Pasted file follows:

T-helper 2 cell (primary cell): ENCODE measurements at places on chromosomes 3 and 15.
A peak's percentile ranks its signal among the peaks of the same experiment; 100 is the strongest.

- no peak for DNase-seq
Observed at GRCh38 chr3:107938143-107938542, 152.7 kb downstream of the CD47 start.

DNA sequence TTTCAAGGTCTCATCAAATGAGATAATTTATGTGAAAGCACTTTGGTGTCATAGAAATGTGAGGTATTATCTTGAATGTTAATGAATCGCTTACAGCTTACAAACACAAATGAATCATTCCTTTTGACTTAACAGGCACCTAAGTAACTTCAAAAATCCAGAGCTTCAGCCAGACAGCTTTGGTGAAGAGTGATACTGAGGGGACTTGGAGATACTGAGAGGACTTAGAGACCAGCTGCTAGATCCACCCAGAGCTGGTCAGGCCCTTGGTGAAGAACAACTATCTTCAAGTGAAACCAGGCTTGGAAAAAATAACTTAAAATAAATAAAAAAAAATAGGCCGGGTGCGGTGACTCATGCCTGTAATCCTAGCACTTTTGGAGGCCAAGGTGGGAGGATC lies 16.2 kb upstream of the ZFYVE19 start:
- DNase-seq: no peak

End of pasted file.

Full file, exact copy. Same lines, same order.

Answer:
T-helper 2 cell (primary cell): ENCODE measurements at places on chromosomes 3 and 15.
A peak's percentile ranks its signal among the peaks of the same experiment; 100 is the strongest.

- no peak for DNase-seq
Observed at GRCh38 chr3:107938143-107938542, 152.7 kb downstream of the CD47 start.

DNA sequence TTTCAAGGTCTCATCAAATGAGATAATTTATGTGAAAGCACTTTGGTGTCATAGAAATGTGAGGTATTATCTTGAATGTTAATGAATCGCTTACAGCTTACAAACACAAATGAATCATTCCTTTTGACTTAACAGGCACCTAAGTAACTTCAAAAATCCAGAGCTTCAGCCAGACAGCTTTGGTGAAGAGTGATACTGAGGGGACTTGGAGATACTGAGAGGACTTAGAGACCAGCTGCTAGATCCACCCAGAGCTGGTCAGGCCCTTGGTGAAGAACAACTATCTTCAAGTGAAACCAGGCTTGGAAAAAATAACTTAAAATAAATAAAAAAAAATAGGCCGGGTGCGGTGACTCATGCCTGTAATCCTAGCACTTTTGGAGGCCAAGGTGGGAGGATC lies 16.2 kb upstream of the ZFYVE19 start:
- DNase-seq: no peak